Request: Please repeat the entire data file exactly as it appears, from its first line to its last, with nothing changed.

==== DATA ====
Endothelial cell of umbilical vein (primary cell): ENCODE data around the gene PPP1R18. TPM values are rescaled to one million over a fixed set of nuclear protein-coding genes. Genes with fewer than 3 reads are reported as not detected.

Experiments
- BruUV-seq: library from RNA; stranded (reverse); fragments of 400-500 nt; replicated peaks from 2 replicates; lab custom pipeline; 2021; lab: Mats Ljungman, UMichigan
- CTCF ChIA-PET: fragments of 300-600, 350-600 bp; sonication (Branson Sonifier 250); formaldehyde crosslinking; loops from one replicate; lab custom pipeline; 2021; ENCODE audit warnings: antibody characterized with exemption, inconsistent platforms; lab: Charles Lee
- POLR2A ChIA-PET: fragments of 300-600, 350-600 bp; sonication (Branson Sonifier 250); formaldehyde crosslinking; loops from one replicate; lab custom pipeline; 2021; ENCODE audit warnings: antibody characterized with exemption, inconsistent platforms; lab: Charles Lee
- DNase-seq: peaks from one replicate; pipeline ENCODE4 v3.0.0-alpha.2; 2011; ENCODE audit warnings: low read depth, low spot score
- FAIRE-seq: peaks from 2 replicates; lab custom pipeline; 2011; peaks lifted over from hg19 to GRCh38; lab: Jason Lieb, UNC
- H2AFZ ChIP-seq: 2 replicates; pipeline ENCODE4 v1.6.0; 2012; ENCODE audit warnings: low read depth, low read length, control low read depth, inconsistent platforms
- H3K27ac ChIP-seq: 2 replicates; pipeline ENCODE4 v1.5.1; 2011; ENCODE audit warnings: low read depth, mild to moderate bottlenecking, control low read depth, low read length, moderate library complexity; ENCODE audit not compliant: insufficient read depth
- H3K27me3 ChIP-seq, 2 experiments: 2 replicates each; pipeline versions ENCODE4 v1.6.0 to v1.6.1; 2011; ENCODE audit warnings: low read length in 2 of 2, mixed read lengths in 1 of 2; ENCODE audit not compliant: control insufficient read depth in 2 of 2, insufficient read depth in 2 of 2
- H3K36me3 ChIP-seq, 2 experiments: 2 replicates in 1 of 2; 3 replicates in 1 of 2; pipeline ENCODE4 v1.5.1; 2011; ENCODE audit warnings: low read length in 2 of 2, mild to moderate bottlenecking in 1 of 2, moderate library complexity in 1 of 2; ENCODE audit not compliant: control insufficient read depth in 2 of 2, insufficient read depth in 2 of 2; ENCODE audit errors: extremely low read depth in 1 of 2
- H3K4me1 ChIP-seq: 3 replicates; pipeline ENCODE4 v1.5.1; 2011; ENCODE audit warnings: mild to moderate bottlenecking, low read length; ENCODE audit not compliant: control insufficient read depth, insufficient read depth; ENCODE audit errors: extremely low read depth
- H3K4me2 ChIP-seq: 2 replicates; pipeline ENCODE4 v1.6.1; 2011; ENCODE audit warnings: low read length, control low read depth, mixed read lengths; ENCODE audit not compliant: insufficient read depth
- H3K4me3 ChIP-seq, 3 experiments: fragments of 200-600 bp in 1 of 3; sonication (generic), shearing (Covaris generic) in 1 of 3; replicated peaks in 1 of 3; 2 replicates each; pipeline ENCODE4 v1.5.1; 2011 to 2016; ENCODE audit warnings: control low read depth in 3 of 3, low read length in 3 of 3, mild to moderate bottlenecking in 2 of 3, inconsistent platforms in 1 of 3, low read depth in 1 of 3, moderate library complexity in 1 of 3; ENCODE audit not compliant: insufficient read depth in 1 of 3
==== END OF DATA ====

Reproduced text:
Endothelial cell of umbilical vein (primary cell): ENCODE data around the gene PPP1R18. TPM values are rescaled to one million over a fixed set of nuclear protein-coding genes. Genes with fewer than 3 reads are reported as not detected.

Experiments
- BruUV-seq: library from RNA; stranded (reverse); fragments of 400-500 nt; replicated peaks from 2 replicates; lab custom pipeline; 2021; lab: Mats Ljungman, UMichigan
- CTCF ChIA-PET: fragments of 300-600, 350-600 bp; sonication (Branson Sonifier 250); formaldehyde crosslinking; loops from one replicate; lab custom pipeline; 2021; ENCODE audit warnings: antibody characterized with exemption, inconsistent platforms; lab: Charles Lee
- POLR2A ChIA-PET: fragments of 300-600, 350-600 bp; sonication (Branson Sonifier 250); formaldehyde crosslinking; loops from one replicate; lab custom pipeline; 2021; ENCODE audit warnings: antibody characterized with exemption, inconsistent platforms; lab: Charles Lee
- DNase-seq: peaks from one replicate; pipeline ENCODE4 v3.0.0-alpha.2; 2011; ENCODE audit warnings: low read depth, low spot score
- FAIRE-seq: peaks from 2 replicates; lab custom pipeline; 2011; peaks lifted over from hg19 to GRCh38; lab: Jason Lieb, UNC
- H2AFZ ChIP-seq: 2 replicates; pipeline ENCODE4 v1.6.0; 2012; ENCODE audit warnings: low read depth, low read length, control low read depth, inconsistent platforms
- H3K27ac ChIP-seq: 2 replicates; pipeline ENCODE4 v1.5.1; 2011; ENCODE audit warnings: low read depth, mild to moderate bottlenecking, control low read depth, low read length, moderate library complexity; ENCODE audit not compliant: insufficient read depth
- H3K27me3 ChIP-seq, 2 experiments: 2 replicates each; pipeline versions ENCODE4 v1.6.0 to v1.6.1; 2011; ENCODE audit warnings: low read length in 2 of 2, mixed read lengths in 1 of 2; ENCODE audit not compliant: control insufficient read depth in 2 of 2, insufficient read depth in 2 of 2
- H3K36me3 ChIP-seq, 2 experiments: 2 replicates in 1 of 2; 3 replicates in 1 of 2; pipeline ENCODE4 v1.5.1; 2011; ENCODE audit warnings: low read length in 2 of 2, mild to moderate bottlenecking in 1 of 2, moderate library complexity in 1 of 2; ENCODE audit not compliant: control insufficient read depth in 2 of 2, insufficient read depth in 2 of 2; ENCODE audit errors: extremely low read depth in 1 of 2
- H3K4me1 ChIP-seq: 3 replicates; pipeline ENCODE4 v1.5.1; 2011; ENCODE audit warnings: mild to moderate bottlenecking, low read length; ENCODE audit not compliant: control insufficient read depth, insufficient read depth; ENCODE audit errors: extremely low read depth
- H3K4me2 ChIP-seq: 2 replicates; pipeline ENCODE4 v1.6.1; 2011; ENCODE audit warnings: low read length, control low read depth, mixed read lengths; ENCODE audit not compliant: insufficient read depth
- H3K4me3 ChIP-seq, 3 experiments: fragments of 200-600 bp in 1 of 3; sonication (generic), shearing (Covaris generic) in 1 of 3; replicated peaks in 1 of 3; 2 replicates each; pipeline ENCODE4 v1.5.1; 2011 to 2016; ENCODE audit warnings: control low read depth in 3 of 3, low read length in 3 of 3, mild to moderate bottlenecking in 2 of 3, inconsistent platforms in 1 of 3, low read depth in 1 of 3, moderate library complexity in 1 of 3; ENCODE audit not compliant: insufficient read depth in 1 of 3